Diversification of crop rotations is important for disrupting the life cycles of detrimental weeds. Perennial and N-fixating crops suitable for mowing can deplete the weed seed bank and hamper the proliferation of some perennial weeds. Cover crops suppress post-harvest weed growth and retain nutrients in the root zone.
Organic crop production acknowledges the importance of crop diversification for the management of diseases, insect-pests and weeds and in particular the supply of nitrogen. Nevertheless, attractive commodity prices and thus reluctance to diversify crop choice at the expense of particular profitable crops mean that crop compositions of crop rotations may not always be optimal. For example, grass-clover and lucerne are often recommended for the supply of nitrogen on organic farms with limited access to animal manure.
Nutrient management is not the only reason for this recommendation but also benefits in terms of weed management have been emphasized. While the benefits for nutrient management are well documented, weed effects are less verified and mainly based on experiences. Still, many growers without livestock manage their nitrogen demand through annual legumes providing short-term revenues but often with adverse effects on weed abundance.
The Core Organic plus project PRODIVA has produced more evidences to the beneficial effects of grass-clover and lucerne. Soil samples from a long-termed crop rotation composing more than 25% of grass-clover / lucerne contained less than half the amount of annual weed seeds as compared to a similar crop rotation where the perennial crops had been replaced by annual legumes. The effect on the seed bank was still significant 3-4 years after abandoning the perennial crop. In the same study, regular mowing of the perennial crops effectively suppressed the growth of Sonchus arvensis; a response similar to that seen for Cirsium arvense.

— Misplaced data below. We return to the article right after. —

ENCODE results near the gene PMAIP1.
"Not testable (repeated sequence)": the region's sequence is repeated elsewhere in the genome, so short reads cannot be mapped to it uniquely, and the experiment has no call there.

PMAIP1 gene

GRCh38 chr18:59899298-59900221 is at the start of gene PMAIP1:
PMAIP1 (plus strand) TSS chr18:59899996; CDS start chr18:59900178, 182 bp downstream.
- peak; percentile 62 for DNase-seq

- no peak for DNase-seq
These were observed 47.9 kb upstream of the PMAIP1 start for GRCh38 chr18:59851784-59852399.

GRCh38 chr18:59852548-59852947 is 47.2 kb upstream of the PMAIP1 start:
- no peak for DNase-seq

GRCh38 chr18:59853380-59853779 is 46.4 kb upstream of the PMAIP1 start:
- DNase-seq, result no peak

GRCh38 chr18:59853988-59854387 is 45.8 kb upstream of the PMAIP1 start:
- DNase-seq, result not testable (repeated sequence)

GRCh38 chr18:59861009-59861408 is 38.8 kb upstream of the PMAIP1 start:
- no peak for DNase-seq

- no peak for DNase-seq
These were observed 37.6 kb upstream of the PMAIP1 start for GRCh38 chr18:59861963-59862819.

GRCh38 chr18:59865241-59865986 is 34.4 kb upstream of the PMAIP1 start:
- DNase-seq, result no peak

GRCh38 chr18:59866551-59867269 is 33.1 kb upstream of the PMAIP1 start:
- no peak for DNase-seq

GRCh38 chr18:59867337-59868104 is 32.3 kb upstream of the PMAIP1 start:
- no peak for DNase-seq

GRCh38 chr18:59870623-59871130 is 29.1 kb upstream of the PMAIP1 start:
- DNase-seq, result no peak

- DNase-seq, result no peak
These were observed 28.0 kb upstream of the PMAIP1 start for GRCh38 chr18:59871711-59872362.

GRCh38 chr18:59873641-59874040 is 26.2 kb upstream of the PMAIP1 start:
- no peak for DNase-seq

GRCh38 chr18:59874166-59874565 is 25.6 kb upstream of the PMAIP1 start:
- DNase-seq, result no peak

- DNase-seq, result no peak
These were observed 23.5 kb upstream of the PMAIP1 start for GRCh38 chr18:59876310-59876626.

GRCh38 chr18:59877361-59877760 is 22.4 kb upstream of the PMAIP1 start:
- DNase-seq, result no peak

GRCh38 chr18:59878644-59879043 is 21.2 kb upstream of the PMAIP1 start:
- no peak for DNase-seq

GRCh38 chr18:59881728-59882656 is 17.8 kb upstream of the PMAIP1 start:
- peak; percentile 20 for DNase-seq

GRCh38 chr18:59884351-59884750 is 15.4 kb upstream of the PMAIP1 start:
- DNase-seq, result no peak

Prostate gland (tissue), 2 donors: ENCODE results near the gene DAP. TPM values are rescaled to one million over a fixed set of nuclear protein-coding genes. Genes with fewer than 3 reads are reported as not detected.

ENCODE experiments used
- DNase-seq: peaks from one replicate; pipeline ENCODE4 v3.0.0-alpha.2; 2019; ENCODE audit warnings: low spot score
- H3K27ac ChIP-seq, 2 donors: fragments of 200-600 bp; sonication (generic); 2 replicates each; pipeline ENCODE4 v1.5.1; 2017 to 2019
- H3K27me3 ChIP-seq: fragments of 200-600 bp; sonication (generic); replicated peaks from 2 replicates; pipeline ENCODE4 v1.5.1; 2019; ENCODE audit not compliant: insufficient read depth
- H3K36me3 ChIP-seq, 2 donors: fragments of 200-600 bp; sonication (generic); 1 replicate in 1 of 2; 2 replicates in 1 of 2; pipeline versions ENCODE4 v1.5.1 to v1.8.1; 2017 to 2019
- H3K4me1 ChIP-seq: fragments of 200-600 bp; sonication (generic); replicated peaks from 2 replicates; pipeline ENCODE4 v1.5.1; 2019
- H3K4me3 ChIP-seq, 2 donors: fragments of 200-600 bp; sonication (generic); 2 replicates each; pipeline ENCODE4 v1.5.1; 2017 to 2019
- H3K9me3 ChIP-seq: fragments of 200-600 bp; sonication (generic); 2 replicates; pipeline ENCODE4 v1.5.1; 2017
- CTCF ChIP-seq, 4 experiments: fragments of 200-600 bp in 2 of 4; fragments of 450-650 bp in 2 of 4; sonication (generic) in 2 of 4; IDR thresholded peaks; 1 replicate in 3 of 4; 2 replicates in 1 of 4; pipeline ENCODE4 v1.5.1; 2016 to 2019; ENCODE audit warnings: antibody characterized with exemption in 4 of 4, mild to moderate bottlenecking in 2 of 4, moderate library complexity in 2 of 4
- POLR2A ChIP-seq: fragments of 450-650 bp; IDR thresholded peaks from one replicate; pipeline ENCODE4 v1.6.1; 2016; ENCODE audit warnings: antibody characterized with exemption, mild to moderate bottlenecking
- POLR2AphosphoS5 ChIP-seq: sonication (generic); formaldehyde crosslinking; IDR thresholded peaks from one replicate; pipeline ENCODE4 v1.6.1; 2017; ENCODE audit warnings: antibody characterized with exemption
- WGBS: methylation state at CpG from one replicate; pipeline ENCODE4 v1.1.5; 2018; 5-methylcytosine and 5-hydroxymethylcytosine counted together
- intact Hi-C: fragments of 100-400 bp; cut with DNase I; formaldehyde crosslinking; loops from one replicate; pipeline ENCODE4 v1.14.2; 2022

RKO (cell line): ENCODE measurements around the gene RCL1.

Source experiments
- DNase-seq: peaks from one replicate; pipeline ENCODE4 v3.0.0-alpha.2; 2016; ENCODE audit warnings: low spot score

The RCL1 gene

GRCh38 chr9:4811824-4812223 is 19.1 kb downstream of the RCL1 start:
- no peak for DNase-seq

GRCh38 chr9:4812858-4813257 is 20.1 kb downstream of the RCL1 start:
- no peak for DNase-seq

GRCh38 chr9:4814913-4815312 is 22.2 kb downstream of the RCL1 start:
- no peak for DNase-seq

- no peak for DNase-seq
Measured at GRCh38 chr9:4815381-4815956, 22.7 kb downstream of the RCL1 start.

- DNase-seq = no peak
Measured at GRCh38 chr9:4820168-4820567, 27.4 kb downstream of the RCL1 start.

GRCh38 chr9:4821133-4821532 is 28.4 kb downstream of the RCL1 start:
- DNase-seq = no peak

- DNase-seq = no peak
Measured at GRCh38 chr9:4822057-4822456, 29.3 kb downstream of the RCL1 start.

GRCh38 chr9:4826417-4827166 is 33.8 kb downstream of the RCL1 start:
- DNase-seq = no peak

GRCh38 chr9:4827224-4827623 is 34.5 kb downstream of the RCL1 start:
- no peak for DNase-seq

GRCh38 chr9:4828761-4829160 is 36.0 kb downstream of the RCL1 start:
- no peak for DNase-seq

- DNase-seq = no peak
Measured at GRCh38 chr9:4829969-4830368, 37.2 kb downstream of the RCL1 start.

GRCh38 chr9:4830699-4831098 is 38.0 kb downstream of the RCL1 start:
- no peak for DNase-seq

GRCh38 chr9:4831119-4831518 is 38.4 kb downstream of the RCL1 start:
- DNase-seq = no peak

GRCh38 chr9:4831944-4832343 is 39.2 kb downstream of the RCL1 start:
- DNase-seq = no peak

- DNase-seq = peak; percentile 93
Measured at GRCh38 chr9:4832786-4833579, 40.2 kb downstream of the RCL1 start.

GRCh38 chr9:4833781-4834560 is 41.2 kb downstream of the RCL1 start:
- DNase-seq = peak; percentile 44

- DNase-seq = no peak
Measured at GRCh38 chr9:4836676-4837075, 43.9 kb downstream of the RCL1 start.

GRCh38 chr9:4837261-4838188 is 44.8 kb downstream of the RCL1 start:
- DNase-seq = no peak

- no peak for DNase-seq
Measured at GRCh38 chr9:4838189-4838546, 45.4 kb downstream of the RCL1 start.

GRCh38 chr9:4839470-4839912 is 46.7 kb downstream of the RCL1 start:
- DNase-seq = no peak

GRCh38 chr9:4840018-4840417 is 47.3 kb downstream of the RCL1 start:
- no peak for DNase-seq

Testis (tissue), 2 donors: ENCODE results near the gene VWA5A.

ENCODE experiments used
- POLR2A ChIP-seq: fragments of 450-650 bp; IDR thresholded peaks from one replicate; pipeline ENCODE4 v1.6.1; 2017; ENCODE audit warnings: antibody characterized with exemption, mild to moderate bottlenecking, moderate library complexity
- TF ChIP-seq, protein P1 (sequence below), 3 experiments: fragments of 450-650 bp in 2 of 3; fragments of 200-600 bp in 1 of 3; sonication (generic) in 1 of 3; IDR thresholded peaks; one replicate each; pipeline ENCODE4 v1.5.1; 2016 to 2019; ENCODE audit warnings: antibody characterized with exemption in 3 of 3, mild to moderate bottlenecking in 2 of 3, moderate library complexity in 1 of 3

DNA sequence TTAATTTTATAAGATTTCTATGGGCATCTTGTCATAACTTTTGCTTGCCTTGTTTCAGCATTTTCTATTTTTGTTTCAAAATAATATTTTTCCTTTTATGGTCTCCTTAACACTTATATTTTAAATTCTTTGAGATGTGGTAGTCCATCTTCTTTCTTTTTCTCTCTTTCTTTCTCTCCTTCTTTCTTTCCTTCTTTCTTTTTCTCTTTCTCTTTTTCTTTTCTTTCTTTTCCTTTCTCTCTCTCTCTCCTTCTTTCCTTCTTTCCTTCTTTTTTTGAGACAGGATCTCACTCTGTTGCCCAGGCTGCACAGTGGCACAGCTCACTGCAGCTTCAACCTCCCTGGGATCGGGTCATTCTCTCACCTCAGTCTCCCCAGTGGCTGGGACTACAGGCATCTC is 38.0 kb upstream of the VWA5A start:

Perennial weeds, such as Elytrigia repens and Cirsium arvense, can increase their belowground systems of rhizomes and roots substantially unless being suppressed by cultivation or competition from a cover crop. Post-harvest tillage may lead to soil erosion and leaching of soluble nutrients and is not always the best choice for the management of perennials. Cover crops can effectively suppress post-harvest weed growth, if properly established, and provided that a dense and fast growing canopy can be achieved. PRODIVA has tested an assembly of cover crop species for their weed suppressing abilities. Especially, cover crop mixtures with clover species undersown in cereals in spring can produce dense and suppressive canopies.
Clover undersown in winter wheat in spring produces a dense and competitive plant
cover for post-harvest weed suppression (Photo: Jukka Salonen)
Bo Melander, Aarhus University,
Dep. of Agroecology, Research Centre Flakkebjerg,